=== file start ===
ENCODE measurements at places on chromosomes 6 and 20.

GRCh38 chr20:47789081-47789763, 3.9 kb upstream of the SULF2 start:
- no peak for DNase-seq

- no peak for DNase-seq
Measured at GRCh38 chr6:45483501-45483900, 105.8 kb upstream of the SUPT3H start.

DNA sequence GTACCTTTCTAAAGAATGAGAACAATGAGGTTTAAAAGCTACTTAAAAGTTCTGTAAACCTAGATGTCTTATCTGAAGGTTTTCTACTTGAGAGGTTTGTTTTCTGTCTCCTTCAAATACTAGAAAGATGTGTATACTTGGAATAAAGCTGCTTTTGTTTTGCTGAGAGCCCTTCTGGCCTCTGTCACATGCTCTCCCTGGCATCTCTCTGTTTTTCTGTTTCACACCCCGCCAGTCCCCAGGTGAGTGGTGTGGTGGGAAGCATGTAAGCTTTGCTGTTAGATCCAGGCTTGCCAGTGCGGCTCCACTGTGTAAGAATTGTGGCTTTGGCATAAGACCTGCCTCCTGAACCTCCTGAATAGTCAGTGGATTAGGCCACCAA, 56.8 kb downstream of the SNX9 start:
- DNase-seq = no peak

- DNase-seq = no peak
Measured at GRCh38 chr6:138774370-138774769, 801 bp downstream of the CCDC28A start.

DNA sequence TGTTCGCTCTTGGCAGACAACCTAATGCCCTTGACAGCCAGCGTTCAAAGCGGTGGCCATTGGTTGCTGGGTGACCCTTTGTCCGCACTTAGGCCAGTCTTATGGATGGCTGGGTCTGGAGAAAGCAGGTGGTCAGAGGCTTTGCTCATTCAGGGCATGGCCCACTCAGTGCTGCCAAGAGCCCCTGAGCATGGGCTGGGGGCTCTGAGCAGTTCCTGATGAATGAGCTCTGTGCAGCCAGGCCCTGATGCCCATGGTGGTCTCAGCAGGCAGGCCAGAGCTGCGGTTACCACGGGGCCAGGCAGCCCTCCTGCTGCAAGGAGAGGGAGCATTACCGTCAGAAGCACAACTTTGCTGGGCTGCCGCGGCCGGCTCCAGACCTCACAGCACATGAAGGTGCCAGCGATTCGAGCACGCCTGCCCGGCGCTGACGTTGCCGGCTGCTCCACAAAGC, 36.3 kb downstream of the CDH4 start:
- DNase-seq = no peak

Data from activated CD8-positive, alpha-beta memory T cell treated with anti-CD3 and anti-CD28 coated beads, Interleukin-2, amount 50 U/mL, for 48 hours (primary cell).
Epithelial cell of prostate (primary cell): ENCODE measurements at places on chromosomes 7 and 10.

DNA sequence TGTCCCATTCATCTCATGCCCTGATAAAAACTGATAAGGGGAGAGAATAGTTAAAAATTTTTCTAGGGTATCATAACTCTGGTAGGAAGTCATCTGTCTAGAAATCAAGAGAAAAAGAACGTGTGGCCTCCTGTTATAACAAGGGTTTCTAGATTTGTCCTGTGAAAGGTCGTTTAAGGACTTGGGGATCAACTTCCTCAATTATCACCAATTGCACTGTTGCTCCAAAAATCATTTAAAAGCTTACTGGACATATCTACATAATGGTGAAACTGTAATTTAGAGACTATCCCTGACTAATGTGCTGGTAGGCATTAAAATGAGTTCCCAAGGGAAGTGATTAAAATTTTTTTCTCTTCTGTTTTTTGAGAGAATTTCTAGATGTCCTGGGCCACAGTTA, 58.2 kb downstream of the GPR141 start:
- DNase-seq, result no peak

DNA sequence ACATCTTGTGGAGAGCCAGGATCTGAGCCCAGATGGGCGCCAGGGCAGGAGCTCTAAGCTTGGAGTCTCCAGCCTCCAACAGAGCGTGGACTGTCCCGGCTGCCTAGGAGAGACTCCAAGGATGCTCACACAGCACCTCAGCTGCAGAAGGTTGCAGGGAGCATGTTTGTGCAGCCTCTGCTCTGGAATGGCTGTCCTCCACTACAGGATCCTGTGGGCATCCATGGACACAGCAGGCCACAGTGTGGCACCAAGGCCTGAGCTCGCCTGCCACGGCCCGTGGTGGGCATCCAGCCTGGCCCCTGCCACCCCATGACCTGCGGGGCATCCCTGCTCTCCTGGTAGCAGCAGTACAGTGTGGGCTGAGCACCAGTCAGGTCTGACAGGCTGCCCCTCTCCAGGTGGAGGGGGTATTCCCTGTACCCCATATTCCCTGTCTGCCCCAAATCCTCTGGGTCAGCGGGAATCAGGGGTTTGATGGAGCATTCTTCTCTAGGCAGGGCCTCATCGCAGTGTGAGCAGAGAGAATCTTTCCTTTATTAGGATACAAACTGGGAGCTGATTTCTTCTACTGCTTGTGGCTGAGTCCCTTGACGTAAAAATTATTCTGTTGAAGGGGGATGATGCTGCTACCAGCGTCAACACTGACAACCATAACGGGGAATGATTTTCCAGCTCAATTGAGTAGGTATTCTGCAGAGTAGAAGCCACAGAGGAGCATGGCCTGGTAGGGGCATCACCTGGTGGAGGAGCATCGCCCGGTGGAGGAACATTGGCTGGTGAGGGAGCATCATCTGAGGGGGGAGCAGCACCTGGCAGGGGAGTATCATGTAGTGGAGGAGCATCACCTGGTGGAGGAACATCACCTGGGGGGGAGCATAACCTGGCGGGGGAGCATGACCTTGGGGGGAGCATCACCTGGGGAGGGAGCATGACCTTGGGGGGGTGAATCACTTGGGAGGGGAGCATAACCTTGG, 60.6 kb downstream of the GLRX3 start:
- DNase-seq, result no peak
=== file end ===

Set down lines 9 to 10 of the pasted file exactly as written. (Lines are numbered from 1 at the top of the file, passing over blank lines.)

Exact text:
Measured at GRCh38 chr6:138774370-138774769, 801 bp downstream of the CCDC28A start.

DNA sequence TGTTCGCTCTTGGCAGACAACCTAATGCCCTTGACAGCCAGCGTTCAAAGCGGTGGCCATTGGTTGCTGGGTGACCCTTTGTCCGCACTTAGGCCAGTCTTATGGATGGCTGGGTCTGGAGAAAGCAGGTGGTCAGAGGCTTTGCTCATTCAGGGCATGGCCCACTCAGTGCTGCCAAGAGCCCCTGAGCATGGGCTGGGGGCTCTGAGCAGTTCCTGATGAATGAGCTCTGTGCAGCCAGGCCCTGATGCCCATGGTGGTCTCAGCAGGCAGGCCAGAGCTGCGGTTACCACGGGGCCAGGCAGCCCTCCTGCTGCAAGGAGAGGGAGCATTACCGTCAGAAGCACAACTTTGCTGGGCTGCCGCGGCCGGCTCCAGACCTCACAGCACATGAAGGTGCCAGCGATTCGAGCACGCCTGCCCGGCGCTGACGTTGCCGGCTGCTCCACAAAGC, 36.3 kb downstream of the CDH4 start: